THE SEWING DIVAS sewing, design, fashion

April 26, 2007

It’s Not Super Triple Secret Any Longer

Filed under: Closures,Divas in the Press,Fabric,Gorgeous Things,Uncategorized — Gorgeous Things @ 5:23 pm

I haven’t been posting much lately because of work loads and things competing for my time. But I did just get a notice that the project, which I have been calling the “Super Triple Secret Project” has just been put out for public consumption at Threads Magazine. You can see it in the current issue of Threads, and it is online (without all the photos) here.

The article started thanks to the striped dress, which I made for myself last year for a summer dress. The pattern is New Look 6557. I changed the waistband pattern, as well as the grain alignments on several of the pattern pieces. I love this dress, and in warm weather I wear it frequently. Of course, I’m sure they had to safety pin it to within an inch of it’s life to fit the model, but it looks pretty good, I think.

The “fun” part of the project, and the Super Triple Secret part that had me tearing my hair out, was the white jacket. Now, that is one gorgeous, gorgeous jacket! I based it on a D-Squared look from the spring 2006 RTW line. I used a McCalls pattern as the basis, and you can see the process I went through to convert the pattern on my blog. It’s made from two silk fabrics, a duppioni that has nubby 1 inch wide stripes woven into it, and a novelty silk ottoman-type, that was woven in such a way that it had a quilted effect. The fabric was double faced with uneven horizontal stripes woven through it. And there was silk batting between the layers. When I opened the package from Threads containing the fabrics, I gasped in surprise and pleasure, they were that lovely.

Sewing with them? Hmmmmm, that was another issue. The duppioni was just fine. I love duppioni because it sews up well and is very easy to manipulate. The quilted silk, on the other hand, was an unmitigated rhymes-with-witch. I have two sewing machines in my sewing room. One is a Pfaff with differential feed, the other is an industrial Juki. I decided right out of the gate that the Juki would not work with this fabric. So first I tried sewing a seam with the Pfaff. Because of the horizontal quilting, I was super, super careful cutting the fabric so the lines would match across the seams of this princess style pattern. When dealing with a fabric like this, always, always cut out your pattern pieces in a single-layer layout. I did so, and it gave me control over the placement of the design and grain lines.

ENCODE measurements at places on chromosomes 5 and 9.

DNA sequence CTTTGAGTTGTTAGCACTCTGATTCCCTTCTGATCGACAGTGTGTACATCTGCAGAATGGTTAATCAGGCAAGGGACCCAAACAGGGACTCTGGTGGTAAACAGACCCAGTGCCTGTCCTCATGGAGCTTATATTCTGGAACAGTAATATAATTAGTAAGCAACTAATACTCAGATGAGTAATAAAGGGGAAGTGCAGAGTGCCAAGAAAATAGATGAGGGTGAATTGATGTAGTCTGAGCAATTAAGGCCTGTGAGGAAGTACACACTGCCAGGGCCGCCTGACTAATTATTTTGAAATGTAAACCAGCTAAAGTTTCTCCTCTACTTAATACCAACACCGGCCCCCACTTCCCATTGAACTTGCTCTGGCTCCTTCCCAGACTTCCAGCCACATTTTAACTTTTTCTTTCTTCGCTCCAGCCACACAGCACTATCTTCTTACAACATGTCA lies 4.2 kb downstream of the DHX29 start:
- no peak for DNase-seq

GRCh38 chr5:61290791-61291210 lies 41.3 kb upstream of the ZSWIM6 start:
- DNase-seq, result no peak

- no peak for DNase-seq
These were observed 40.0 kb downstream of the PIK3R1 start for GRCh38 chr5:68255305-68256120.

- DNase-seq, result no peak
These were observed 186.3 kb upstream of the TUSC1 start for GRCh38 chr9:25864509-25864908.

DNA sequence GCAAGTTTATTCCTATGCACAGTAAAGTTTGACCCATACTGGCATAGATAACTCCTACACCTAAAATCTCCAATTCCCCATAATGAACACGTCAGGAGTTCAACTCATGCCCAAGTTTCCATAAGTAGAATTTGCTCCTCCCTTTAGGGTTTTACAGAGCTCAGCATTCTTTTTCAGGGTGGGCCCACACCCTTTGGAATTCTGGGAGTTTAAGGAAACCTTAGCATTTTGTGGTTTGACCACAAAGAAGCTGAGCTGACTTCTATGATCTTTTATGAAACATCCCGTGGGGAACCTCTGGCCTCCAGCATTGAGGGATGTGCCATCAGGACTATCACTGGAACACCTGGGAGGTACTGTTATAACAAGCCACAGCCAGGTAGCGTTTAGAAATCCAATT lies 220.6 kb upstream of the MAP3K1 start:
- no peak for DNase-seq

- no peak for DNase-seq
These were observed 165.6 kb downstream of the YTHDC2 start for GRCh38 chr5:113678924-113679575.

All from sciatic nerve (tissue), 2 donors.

Under the presser foot, though, this fabric took on a Bad Diva personality. It loved to shift and move around, even with the differential feed turned on. I hand basted all the seams, and I even ended up recutting some pattern pieces to compensate for the shifting. Gah! It still didn’t want to cooperate! I did finally beat it into submission, but it cost me dearly in the number of gray hairs I got from it.

Finally, I did finish the jacket, after crying “Uncle!” to my editor, Jennifer Sauer. You can see the front view of the jacket in the magazine article (not online). But for your previewing pleasure, here’s a picture of the jacket as it sat on my dress form before I sent it off (and before I did the final press):
The Kathleen Battle of all fabrics!

Happy sewing!

April 19, 2007

Adding bra cups to a halter top or dress

Filed under: Fabric,Fit/Pattern Alterations,Gigi,Patterns,sewing — Gigi @ 5:13 pm

Yesterday, I began work on the Hot Patterns’ Cha Cha Cha halter dress. Rather than worrying about being able to find a comfortable halter bra (and having to fuss with that with each wearing) I decided to add bra cups instead. Since this is a casual garment, I opted to sew the cups into the lining. On a dressier garment, I think it would be nicer to attach the cups to an inner layer such as stretch illusion and hide the construction with a lining.


First, I want to point out that I am working with a knit – a beautiful rayon/lycra from Fabric Mart. Were I working with a woven fabric, I would elect to attach the cups temporarily – probably using snaps – to make ironing easier.